"I thought he pitched great," Miami manager Mike Redmond said. "He did exactly what he needed to do. I actually thought in that fifth inning, a couple of those walks, those pitches were close."
The pivotal pitches were to Anthony Recker with one out and Colon on deck.
Phelps thought he had Recker struck out, but home plate umpire Lance Barksdale called a 2-2 pitch a ball. Then with the count full, Recker walked. Colon followed with the game-tying sacrifice fly.
At 75 pitches, his maximum limit, Phelps was replaced by lefty Brad Hand, who struck out Curtis Granderson to end the inning.
In all, Phelps worked 4 2/3 innings, giving up one run and one hit while striking out two and walking three. Forty-two of his pitches were for strikes.
"I felt I was making pretty good pitches, a touch off the plate, here and there," Phelps said. "It wasn't an issue of getting tired. The ball to Recker there, I thought we had it. It's probably not the first time that I didn't agree with the call, and it probably won't be the last time."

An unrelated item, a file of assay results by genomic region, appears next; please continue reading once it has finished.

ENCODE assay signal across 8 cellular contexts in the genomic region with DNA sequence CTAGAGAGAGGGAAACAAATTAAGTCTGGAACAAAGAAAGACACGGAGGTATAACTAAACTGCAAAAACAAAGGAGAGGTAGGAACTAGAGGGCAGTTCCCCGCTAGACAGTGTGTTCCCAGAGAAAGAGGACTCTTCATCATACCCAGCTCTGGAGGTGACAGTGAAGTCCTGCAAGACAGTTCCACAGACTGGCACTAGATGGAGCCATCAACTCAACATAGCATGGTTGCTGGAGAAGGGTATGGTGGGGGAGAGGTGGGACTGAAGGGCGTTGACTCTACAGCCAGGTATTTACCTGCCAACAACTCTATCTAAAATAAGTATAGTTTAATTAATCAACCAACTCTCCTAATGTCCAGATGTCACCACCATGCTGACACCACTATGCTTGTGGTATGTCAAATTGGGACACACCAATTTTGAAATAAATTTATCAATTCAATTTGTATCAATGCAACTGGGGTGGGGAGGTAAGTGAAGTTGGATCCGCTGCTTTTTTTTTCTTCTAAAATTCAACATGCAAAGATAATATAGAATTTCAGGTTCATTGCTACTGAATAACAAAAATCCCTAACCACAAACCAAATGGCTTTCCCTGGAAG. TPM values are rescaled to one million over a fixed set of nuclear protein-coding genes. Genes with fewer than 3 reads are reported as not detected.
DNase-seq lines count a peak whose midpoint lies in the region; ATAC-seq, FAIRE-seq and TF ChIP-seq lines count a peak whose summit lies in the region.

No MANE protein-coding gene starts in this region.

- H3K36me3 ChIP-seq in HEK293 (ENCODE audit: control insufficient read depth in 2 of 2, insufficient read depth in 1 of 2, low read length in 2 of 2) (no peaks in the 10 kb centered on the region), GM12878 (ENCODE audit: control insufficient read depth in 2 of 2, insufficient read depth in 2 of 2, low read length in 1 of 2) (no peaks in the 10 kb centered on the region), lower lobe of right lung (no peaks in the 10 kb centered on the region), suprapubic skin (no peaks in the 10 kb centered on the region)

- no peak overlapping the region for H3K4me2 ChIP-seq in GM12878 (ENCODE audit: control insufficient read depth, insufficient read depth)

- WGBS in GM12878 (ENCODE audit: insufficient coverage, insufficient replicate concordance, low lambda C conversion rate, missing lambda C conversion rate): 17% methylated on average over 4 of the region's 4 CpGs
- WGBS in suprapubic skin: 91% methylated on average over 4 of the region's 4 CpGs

Phelps was on a tight pitch count because he moved from the bullpen to the rotation after Henderson Alvarez went on the disabled list with right shoulder inflammation.
Along with sliding into the rotation, Phelps' wife gave birth to the couple's third child on Monday. The right-hander spent part of the week on the MLB paternity list.
Still, Phelps held the Mets without a hit until the fifth inning.
"I felt good," he said. "I'm frustrated with myself for not getting through at least five, and killing our bullpen. The ball was coming out well. I felt like we stuck to our game plan pretty good. J.T. [Realmuto] called a great game back there. For the first one, I'm pretty satisfied. I wish I could have gotten a little deeper into the ballgame."
Joe Frisaro is a reporter for MLB.com. He writes a blog, called The Fish Pond. Follow him on Twitter @JoeFrisaro. This story was not subject to the approval of Major League Baseball or its clubs.